The Consumer Price Index (CPI), which measures what consumers pay for goods and services, rose 6.8% from a year ago. According to the Bureau of Labor Statistics, it’s the fastest annual rise in 40 years. The data shows that prices are up in nearly every category, including energy, shelter, transportation services, food, and new and used cars. As expected, energy commodities were the main driver with a 12-month percentage change of 48.9%. Meat, poultry, fish, and eggs rose 12.5% over the same period.
CHART OF THE DAY: INFLATING THE NUMBERS. The Consumer Price Index: Total All Items for the United States graph shows the monthly change in inflation is at 1990 levels. FRED® is a registered trademark of the Federal Reserve Bank of St. Louis. The Federal Reserve Bank of St. Louis does not sponsor or endorse and is not affiliated with TD Ameritrade. Data Sources: ICE, S&P Dow Jones Indices. Chart source: The thinkorswim® platform. For illustrative purposes only. Past performance does not guarantee future results.
Causes: The COVID-19 pandemic sent shock waves across the global economy, disrupting a number of supply chains and contributing to significant shipping delays. Furthering the problem, we saw labor shortages combined with increased consumer demand. With a number of items in short supply and transportation costs climbing, prices increased. Broadly speaking, inflation is effectively the result of an increase in production costs or an increase in demand for products and services.
For consumers, inflation is a concern as money saved today becomes less valuable tomorrow, eroding purchasing power and even delaying retirement. For most families, one of the first places inflation will be felt is in the rising costs of food and energy. According to data from the U.S. Department of Agriculture, in 2020, consumers spent roughly 10% of their income on food. Then add another 5% to 8% of disposable income for energy costs. Thus, a rise in prices, no matter how small, can translate into less money for other products, less money to save, or even less money to pay down debt.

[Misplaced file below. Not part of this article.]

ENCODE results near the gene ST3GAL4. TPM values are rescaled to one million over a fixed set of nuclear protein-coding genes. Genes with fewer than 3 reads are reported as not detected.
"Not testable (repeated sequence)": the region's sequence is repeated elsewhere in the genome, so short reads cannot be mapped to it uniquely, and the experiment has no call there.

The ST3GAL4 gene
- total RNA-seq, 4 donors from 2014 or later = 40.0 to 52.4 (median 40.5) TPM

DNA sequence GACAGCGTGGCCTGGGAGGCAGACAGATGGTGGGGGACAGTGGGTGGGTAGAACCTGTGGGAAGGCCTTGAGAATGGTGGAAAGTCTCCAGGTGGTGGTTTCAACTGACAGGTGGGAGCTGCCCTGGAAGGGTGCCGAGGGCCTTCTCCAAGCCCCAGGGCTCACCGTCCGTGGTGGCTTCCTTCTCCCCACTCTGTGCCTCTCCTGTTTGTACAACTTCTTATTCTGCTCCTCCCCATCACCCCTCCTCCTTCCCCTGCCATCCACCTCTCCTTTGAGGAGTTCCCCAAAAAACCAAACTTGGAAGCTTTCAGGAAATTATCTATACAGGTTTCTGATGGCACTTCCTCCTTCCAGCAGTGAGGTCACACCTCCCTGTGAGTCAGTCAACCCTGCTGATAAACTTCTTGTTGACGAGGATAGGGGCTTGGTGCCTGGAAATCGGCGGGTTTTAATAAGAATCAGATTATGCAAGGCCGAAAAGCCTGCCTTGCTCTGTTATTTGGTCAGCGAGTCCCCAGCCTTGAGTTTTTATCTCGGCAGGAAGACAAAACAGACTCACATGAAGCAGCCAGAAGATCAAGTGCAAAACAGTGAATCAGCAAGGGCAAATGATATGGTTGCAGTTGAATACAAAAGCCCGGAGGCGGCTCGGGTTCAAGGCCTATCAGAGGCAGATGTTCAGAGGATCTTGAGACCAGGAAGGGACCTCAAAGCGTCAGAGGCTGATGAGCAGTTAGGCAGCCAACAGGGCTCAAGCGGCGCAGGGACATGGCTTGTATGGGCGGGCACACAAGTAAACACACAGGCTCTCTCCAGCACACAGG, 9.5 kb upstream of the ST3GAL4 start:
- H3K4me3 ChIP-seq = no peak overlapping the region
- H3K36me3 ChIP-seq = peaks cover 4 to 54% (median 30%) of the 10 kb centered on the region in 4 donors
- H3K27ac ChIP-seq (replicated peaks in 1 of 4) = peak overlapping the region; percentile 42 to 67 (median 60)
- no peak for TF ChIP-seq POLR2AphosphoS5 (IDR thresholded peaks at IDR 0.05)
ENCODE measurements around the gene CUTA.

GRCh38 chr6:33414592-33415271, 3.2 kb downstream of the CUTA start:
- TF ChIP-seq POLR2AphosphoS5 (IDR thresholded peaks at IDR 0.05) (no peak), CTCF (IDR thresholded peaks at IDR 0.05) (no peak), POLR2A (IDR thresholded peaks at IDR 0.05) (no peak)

On the plus side, some analysts are expecting more supply chain issues to wane this year, which could have a direct impact on current inflation levels. Furthermore, the Federal Reserve is of the belief that inflation is likely to be more temporary than it is long term.
Benefits: During an inflationary period, investors who hold assets that are also affected by inflationary pressures will frequently generate above-average returns in the market. Case in point, the Light Sweet Crude Oil futures contract handily outperformed all market indices last year, climbing more than 55%.
Generally speaking, companies will benefit from inflation by charging more for their products and services when demand increases. For example, when the economy is strong, demand for homes is often higher, which allows homebuilders to increase the price of a house. This pricing power will have a positive impact on a company’s profit margin, allowing them to charge more for products than the underlying increase in production costs.
It’s important to note that businesses will be negatively impacted by inflation if they’re unable to pass along their higher production costs to consumers. So, depending on the product or service being offered, if demand drops with a price increase, then the company will have to absorb the cost, which will lower its profit margins and ultimately reduce its profitability.